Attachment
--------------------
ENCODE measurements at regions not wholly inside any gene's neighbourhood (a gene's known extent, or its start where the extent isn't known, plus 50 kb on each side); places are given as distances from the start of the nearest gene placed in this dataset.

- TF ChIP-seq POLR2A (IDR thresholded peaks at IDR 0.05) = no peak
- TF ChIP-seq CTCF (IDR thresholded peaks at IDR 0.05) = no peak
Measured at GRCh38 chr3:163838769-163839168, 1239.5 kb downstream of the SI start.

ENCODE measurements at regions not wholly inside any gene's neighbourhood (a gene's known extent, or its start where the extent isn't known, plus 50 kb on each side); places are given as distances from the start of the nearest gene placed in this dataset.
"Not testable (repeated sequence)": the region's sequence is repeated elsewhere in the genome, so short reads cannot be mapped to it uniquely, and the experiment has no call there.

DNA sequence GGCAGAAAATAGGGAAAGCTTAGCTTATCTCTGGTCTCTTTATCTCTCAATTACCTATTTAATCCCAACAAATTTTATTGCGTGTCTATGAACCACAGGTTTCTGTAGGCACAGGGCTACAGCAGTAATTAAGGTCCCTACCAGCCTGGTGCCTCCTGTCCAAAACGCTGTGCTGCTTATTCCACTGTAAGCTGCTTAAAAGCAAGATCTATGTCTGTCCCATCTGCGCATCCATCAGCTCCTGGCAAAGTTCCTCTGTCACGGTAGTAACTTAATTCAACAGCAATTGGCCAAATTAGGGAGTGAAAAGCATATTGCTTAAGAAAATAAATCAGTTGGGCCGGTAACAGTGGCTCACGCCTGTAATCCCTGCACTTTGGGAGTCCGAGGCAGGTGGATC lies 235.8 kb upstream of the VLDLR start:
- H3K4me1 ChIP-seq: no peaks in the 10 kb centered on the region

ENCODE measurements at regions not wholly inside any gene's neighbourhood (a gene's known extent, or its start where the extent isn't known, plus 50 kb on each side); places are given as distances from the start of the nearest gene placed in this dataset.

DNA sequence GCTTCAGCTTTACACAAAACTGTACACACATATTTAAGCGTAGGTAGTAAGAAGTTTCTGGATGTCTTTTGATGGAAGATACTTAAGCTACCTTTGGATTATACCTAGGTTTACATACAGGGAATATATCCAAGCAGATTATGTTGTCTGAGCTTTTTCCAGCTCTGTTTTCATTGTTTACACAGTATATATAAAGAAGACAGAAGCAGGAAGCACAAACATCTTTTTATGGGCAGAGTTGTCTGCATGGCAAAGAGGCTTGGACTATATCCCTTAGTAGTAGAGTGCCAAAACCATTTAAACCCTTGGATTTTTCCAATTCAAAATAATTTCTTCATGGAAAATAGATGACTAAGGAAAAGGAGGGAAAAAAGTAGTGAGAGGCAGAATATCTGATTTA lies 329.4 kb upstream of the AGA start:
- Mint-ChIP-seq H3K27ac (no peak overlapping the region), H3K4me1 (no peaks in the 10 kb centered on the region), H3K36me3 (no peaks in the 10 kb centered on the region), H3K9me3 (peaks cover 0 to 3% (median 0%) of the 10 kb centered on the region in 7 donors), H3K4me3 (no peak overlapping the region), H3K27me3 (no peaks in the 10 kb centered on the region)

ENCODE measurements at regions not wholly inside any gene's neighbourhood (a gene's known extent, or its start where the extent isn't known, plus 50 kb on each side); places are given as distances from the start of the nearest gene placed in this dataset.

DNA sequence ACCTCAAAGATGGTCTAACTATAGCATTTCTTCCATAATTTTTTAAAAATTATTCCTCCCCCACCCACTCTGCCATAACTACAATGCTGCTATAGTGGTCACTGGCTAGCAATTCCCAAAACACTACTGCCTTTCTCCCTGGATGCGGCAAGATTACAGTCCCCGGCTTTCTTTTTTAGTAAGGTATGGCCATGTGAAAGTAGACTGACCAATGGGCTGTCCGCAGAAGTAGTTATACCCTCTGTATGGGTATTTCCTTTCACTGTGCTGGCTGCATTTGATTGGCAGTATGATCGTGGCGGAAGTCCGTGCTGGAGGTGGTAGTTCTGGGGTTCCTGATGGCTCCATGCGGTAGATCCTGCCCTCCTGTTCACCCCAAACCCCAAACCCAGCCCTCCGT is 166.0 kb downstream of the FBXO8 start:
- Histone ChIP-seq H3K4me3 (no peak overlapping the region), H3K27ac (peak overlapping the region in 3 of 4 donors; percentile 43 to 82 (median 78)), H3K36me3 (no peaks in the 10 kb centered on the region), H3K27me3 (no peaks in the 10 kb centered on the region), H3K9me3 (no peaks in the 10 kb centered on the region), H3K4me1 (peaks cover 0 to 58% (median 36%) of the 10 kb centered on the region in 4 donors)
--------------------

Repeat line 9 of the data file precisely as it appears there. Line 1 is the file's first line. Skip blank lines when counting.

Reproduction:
ENCODE measurements at regions not wholly inside any gene's neighbourhood (a gene's known extent, or its start where the extent isn't known, plus 50 kb on each side); places are given as distances from the start of the nearest gene placed in this dataset.